Disputes over estates, whether in Cincinnati or elsewhere, can go one for years or even decades. Sometimes the strain the long battle inflicts on the family, makes it better to give up the fight than continue.
For years, everything about the way that Bobby McKee set up his estate plan appeared to be going well. He created a trust that his wife benefited from well, while she was still alive. After she passed away, the trust continued for the benefit of the couple's three children. However, things did not stay peaceful.
A daughter and her husband grew concerned that potentially millions of dollars were missing from the trust. They initiated an investigation to see whether the mother's former advisors had acted improperly. That investigation has been going on for so long, that the two sons of McKee grew tired of it more than a decade ago. That is when they stopped speaking to their sister.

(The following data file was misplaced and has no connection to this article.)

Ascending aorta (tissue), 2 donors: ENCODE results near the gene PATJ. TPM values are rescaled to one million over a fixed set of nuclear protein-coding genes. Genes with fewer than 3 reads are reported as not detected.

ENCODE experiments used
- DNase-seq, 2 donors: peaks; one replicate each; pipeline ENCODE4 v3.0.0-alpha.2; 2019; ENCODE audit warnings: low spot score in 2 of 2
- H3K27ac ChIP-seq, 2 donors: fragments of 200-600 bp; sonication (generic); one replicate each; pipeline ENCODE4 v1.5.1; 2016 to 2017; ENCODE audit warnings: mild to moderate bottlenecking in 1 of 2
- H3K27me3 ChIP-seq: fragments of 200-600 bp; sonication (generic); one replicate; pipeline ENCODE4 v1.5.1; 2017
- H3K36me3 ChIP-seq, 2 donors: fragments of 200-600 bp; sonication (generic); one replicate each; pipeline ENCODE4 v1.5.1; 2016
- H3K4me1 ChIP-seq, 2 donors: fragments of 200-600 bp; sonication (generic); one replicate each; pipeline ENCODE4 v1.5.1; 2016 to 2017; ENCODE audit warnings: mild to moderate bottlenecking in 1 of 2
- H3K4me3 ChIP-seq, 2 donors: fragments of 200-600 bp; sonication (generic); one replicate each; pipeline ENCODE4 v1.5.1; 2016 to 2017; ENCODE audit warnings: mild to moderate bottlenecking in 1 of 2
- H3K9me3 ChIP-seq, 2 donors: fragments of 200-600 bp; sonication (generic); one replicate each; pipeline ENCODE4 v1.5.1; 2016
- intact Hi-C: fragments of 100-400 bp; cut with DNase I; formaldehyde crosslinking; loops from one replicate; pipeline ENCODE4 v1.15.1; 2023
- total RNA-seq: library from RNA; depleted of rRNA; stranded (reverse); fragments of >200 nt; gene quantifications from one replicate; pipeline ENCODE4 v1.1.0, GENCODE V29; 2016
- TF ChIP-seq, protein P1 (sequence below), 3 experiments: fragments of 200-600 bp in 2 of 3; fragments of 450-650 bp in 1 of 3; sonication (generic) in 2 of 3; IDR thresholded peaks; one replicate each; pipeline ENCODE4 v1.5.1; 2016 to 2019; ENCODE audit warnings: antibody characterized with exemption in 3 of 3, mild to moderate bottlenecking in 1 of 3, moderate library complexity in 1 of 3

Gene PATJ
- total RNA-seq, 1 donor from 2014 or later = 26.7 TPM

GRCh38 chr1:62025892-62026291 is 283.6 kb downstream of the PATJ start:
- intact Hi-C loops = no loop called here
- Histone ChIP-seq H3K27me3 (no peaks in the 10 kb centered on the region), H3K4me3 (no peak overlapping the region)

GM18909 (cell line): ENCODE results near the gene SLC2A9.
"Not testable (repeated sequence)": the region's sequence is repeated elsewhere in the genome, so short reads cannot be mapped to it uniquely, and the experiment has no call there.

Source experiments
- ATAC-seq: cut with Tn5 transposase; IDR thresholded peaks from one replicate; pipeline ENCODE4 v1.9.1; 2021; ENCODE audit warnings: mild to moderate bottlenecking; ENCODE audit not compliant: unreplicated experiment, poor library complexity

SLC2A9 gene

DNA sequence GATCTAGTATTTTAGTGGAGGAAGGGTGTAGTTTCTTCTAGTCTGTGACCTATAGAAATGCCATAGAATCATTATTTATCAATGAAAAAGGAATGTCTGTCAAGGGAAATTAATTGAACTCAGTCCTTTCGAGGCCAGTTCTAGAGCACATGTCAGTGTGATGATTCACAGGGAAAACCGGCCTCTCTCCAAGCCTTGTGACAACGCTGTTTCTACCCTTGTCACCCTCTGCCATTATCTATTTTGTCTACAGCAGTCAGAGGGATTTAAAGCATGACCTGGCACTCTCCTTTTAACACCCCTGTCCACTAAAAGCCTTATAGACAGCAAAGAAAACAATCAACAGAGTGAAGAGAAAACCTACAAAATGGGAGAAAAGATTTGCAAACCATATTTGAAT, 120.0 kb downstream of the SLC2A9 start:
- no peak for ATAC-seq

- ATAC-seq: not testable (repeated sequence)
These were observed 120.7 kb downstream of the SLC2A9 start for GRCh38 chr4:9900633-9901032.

Finding millions of missing dollars would benefit the brothers. However, they desperately want the investigation to stop, so everyone can move on with their lives as The New York Times reported in "Are Millions Missing? Some Relatives Want to Know. Others Don't."
This highlights a potentially big problem when there are disputes over trusts and estates. The battles can go on for so long and they can become so all-consuming, that the stress they cause is no longer worth it for everyone involved. Lengthy disputes also tend to create large bills to attorneys and other professionals.
When this happens, it is often best to step back and think about whether the fight is worth continuing to pursue. It may be better to put an end to the stress and move on.
Instead of just feeling bad, seniors, in Cincinnati and elsewhere, need to report what happened to the police and they should contact elder law attorneys to see if anything else can be done.
Remember: “An ounce of prevention is worth a pound of cure.” When making your estate plans or when probating an estate or administering a trust, do not go it alone. Be sure to engage a Cincinnati estate planning attorney.
For more information about estate planning, probate or trust administration in Cincinnati (and throughout the rest of Southwest Ohio) and to review free resources regarding estate planning, probate or trust administration, visit my website. If you have questions regarding this article or a particular legal matter, feel free to contact me at 513-399-PLAN (7526).
Reference: New York Times (March 22, 2018) "Are Millions Missing? Some Relatives Want to Know. Others Don't."